The House Ways and Means Committee plans to mark up six bills tomorrow that would make six temporary tax breaks—part of an annual tax extenders package—permanent. The justification being given for making these provisions permanent is they will “help businesses grow the economy and create jobs.” The resulting permanent increase in budget deficits, however, could eventually reduce economic growth and job growth if the debt-to-GDP ratio becomes large enough.
More importantly, two of the provisions cannot be said to boost even short-term economic growth. The CFC look-though rule (H.R. 4464) and the active financing exception (H.R. 4429) help multinational corporations avoid paying U.S. taxes and create incentives to move jobs and investments overseas. Making these two tax provisions permanent would eliminate jobs and increase budget deficits by $80 billion over the next 10 years.
The six tax provisions that Chairman Camp wants to make permanent are part of a group 50 to 60 temporary tax provisions that are routinely extended for another year or two, and which typically reduce tax revenues by about $100 billion over 10 years. Like other temporary measures, such as extending unemployment insurance for unemployed workers during times of weak labor demand, the budget cost of the tax extenders package is rarely offset. (Mr. Camp notes that paying for the tax extenders package “is not consistent with recent practice by Congress.”) But the House GOP is now demanding that a temporary extension of unemployment insurance (budget cost of about $10 billion) be fully paid for, but not the permanent extension of selected tax extenders (budget cost of $310 billion).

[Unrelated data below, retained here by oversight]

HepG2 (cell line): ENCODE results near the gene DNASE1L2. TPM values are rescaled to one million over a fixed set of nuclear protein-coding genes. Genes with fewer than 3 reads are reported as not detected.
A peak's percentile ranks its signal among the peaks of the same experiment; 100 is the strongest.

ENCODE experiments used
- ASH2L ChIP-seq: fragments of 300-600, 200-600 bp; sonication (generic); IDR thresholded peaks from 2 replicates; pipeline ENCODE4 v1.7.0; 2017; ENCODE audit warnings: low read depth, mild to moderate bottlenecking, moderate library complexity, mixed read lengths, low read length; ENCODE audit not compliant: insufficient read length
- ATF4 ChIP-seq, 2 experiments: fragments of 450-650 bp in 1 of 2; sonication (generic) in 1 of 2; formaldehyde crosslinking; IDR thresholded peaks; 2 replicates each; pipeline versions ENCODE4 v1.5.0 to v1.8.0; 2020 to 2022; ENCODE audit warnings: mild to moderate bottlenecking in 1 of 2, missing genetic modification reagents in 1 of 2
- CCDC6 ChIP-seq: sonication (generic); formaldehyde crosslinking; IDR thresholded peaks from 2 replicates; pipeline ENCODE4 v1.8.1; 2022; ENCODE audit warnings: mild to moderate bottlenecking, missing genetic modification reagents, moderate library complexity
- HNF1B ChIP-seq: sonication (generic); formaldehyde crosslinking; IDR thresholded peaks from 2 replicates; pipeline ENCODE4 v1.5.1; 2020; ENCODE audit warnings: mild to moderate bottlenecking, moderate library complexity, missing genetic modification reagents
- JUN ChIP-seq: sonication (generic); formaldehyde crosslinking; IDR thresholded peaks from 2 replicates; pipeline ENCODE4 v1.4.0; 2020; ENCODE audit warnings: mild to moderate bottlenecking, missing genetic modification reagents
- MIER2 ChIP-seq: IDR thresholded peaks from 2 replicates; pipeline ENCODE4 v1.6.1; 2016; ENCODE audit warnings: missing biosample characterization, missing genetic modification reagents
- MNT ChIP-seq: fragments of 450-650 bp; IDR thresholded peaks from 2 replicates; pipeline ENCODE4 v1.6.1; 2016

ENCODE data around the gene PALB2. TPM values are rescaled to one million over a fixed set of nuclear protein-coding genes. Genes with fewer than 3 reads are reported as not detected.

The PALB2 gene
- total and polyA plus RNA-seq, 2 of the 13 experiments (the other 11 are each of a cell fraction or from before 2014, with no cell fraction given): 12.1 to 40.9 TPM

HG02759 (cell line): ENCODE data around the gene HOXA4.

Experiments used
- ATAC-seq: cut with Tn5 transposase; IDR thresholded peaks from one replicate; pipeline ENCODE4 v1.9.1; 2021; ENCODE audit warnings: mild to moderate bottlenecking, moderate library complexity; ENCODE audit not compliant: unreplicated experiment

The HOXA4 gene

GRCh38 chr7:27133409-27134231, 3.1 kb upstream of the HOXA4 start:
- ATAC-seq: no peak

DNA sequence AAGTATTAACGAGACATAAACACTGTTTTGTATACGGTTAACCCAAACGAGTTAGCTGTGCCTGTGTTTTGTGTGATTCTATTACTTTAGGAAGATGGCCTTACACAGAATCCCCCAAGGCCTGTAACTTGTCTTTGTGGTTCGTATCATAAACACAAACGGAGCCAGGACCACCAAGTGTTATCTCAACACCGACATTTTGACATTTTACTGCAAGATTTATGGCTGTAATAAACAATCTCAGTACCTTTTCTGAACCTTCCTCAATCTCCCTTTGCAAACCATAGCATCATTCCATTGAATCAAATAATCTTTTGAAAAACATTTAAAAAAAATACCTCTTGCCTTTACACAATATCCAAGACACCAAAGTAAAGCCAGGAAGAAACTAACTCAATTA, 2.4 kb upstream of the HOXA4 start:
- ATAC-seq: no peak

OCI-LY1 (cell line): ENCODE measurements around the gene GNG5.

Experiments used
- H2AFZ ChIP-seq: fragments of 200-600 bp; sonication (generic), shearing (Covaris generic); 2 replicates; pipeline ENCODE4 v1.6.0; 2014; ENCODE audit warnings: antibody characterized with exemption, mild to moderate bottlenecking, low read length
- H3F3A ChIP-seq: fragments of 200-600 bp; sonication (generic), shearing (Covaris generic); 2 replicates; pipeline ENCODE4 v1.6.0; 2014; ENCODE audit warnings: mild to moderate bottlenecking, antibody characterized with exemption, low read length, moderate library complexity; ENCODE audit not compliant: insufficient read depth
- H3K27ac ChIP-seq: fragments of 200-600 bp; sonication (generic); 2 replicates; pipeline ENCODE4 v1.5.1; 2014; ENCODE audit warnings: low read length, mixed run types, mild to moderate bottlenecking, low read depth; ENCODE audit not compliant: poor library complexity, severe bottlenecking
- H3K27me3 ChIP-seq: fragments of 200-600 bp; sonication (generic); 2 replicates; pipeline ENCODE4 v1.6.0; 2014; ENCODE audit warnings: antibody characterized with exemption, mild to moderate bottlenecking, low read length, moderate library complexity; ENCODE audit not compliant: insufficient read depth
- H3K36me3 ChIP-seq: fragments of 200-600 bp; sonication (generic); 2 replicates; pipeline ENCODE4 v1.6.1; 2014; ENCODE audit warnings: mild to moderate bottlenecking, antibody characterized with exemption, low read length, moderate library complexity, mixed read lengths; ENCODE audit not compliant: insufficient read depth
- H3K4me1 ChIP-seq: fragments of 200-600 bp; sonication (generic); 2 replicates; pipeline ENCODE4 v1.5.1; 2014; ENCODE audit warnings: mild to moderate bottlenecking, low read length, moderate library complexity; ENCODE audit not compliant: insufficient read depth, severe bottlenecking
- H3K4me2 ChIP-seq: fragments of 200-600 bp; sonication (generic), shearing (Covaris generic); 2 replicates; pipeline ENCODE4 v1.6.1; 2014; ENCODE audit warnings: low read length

With this markup, committee chairman Dave Camp appears to have morphed from a serious legislator trying to piece together a revenue-neutral reform of our byzantine tax system to a politician who talks out of both sides of his mouth—he supports fiscal responsibility but is proposing to make six temporary business tax breaks permanent and in doing so increase federal deficits by over $300 billion over the next 10 years. If he were truly concerned about long-term fiscal challenges, he would offset these tax breaks by permanently closing other tax loopholes, and he would not be working to make provisions that kill jobs a permanent part of the tax code.